I looked at her through the cloud of my memories and, to my surprise, a sudden pain pierced through my chest, halted my breathing, and lodged somewhere between my shoulder blades. And as if I were reading the story of my life, I suddenly knew that that casual evening when everybody was healthy and good-natured, although it lacked beautiful colors, enticing sounds, or profound words, that evening was better than anything I could ever imagine. It was simple and it was precious, and it will never be repeated again…

“Sorry,” I said, shrinking under the gazes directed at me from all sides. “I have no vision to share. I couldn’t unleash my imagination. I only unleashed my memories.”

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 ©Svetlana Grobman (and Dale Chihuly — kind of :)). All Rights Reserved

Whatever Works: Musings on the Nature of Art


 

IMG_1657-003I didn’t start blogging for pleasure. I started blogging because everybody who knew anything about publishing industry told me that if I want to find a publisher for my memoir, I must have a Web presence. True, it used to be enough for an aspiring author to have a manuscript, but things have changed and I have to change with them. And so, I started blogging.

At first, I just posted my little essays, hoping that my brilliance and originality would be quickly noticed by leading New York agents and/or editors at Random House. When nothing of that sort happened, I began following tips on how to attract “followers.” This included bugging my real life friends and relatives (which wasn’t easy for me; I hate to bug people), promoting myself through my Facebook, Twitter and what not, and IMG_7395even posting something on YouTube.

Alas, being an immigrant, I don’t have a huge number of friends in the U.S. Most of my relatives live abroad and don’t speak (or read) English. As for YouTube, I’m afraid that even if I post a video of myself reading my memoir naked, it won’t attract much attention, since who wants to see a naked very middle-aged woman? People tend not to notice me even when I’m fully dressed!

Anyway, I have not achieved my goal yet, but, unexpectedly, I found a community of people who put their energy into blogging. In fact, many of them have been doing it for some time and, contrary to my former belief that only vain and lazy spend their time that way, there are plenty of people out there who have truly interesting things to say, including things that can trigger your creativity, too.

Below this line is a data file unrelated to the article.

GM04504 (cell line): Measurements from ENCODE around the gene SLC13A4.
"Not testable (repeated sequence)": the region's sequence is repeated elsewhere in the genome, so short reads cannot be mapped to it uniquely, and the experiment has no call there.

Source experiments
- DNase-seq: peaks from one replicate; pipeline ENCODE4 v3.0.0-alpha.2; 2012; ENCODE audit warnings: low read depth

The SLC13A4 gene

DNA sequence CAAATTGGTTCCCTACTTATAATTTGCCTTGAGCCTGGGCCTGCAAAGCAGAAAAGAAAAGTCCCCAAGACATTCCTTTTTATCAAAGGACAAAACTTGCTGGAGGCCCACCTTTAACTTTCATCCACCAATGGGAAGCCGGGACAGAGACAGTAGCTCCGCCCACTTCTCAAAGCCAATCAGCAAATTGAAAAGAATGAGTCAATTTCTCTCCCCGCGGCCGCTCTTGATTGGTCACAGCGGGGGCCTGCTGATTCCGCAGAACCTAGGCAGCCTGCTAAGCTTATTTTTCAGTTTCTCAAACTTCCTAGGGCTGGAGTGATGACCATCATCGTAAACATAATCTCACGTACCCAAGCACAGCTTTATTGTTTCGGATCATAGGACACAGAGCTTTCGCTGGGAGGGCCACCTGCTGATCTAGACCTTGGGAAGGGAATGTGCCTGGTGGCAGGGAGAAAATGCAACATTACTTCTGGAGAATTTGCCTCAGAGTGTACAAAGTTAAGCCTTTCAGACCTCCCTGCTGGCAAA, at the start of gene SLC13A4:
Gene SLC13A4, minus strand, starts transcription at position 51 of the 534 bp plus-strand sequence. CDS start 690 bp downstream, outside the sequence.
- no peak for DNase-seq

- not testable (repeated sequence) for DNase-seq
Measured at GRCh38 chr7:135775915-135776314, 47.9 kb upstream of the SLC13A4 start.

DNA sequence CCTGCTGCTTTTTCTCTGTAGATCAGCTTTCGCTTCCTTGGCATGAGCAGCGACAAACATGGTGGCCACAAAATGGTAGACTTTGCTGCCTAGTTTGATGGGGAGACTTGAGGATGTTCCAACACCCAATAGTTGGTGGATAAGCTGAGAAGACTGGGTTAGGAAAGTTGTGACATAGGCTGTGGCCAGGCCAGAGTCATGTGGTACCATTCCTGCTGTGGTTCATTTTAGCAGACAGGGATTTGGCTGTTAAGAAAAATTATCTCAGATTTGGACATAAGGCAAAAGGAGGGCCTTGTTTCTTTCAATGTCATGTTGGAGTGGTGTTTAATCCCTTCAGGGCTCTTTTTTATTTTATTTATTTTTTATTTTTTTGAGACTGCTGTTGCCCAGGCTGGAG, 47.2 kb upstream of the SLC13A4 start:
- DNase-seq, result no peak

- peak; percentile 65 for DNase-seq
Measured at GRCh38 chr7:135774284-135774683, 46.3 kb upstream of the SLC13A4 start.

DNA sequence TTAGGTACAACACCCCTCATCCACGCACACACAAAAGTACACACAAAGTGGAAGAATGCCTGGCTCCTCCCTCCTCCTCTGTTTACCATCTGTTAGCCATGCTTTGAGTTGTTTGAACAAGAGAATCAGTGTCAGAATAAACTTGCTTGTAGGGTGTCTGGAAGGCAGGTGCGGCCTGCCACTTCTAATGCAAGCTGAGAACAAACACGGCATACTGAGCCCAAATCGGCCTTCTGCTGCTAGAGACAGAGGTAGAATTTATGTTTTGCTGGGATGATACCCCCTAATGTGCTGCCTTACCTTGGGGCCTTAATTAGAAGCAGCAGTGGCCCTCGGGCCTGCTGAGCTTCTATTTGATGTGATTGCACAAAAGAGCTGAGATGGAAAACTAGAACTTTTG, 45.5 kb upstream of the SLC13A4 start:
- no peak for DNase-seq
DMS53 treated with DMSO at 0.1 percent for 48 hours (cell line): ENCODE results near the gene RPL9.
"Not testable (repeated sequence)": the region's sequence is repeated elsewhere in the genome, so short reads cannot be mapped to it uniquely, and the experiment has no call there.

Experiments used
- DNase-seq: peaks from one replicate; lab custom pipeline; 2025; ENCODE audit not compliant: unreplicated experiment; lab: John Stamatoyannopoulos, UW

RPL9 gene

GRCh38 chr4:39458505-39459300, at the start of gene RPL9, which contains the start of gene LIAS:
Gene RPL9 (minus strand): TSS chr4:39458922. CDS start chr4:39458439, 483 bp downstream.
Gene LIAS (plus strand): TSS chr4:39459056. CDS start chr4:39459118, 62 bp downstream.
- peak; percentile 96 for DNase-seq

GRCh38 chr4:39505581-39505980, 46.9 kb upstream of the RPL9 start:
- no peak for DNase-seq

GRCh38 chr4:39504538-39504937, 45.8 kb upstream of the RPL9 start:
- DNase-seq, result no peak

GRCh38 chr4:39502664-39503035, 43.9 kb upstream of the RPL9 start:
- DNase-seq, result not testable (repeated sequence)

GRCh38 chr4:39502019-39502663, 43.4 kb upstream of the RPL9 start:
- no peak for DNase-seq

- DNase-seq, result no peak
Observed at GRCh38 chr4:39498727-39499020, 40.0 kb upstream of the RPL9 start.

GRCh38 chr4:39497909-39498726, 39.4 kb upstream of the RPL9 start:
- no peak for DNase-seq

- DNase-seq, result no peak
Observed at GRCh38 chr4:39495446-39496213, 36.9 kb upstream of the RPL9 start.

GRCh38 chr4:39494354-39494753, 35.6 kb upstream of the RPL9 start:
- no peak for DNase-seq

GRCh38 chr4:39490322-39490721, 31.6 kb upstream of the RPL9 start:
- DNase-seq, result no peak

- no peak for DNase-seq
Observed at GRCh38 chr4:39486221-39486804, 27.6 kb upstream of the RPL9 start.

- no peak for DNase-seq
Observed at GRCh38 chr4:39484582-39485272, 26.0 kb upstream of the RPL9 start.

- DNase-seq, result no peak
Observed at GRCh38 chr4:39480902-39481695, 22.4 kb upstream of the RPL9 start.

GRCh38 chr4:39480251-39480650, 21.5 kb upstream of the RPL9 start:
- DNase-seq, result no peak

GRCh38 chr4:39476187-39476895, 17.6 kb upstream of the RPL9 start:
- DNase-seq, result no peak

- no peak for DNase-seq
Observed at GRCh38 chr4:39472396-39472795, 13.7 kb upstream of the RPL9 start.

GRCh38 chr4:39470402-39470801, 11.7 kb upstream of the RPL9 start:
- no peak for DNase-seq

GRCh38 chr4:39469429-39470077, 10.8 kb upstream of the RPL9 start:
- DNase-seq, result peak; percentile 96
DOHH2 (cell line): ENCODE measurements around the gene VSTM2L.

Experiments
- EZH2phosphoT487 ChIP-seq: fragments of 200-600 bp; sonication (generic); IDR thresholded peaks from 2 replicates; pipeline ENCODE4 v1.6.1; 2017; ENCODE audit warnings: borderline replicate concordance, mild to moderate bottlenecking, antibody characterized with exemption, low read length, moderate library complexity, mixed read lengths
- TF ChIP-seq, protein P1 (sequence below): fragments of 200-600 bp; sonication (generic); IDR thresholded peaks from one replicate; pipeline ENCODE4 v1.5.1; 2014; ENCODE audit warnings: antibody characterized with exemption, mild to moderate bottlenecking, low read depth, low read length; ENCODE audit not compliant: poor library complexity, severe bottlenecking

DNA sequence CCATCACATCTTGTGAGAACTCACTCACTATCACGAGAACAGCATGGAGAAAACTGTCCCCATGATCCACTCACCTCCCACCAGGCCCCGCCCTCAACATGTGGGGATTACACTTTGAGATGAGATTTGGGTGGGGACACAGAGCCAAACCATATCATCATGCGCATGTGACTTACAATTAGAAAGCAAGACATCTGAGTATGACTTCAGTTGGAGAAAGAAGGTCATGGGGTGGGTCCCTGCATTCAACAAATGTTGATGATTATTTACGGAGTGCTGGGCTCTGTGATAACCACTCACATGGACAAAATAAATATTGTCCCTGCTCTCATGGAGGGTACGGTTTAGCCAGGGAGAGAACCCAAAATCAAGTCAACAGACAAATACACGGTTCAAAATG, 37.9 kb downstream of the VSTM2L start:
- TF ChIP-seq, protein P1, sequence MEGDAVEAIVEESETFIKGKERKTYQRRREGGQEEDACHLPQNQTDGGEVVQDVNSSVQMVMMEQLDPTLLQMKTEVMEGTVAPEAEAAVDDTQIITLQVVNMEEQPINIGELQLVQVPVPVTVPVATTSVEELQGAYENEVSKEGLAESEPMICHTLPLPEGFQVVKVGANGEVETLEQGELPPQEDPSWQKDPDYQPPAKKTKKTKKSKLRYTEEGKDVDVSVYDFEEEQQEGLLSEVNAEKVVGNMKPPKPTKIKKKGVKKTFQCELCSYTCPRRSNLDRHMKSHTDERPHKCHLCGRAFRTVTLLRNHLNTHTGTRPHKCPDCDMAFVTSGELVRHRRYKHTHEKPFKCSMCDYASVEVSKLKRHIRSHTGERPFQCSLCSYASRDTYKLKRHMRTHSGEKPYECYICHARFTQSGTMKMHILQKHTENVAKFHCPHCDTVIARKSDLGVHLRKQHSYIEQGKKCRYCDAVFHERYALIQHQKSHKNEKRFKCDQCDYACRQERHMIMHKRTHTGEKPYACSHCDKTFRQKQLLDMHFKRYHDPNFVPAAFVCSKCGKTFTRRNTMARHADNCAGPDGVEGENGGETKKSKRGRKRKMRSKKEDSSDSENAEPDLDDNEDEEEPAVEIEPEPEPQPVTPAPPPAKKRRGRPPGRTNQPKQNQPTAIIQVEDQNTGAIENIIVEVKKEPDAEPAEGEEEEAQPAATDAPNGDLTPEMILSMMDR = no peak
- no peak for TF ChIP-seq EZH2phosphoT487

Also, if you feel blue or experience writer’s block, there are all kinds of prompts to fuel your mind and imagination on WordPress.com: daily prompts, wiring prompts, Friday Faves, weekly challenges – you name it! One can easily find things she never even thought about and, suddenly, feel violently passionate about them.

1-IMG_1322_1 Of course, the way my mind works, I read a thoughtful essay about which is more important, the forest or the trees, that starts with “The first thing I saw when I looked out my window this morning was  …,”  and I immediately feel like saying, “Let me tell you what I saw when I looked out my window this morning! Deer eating my flowers! And do you know that they’ve already destroyed our apple trees, too?”

Or I come across some librarian’s blog (being a librarian myself, I follow those, too) where she talks about the homeless and mentally ill in her library, and something inside me starts screaming, “You think it’s bad in your library? Last time I was the librarian in charge, an old guy jumped from the second floor balcony, and I had to call the ambulance and the police, and then search the whole 2000 square feet building for the  stuff he left “somewhere by a chair.”  

My library at night

My library at night

(By the way, do not worry. The guy landed rather safely, although another patron who noticed the old geezer’s rapid descent and tried to catch him got so traumatized that I spent at least an hour calming him down.)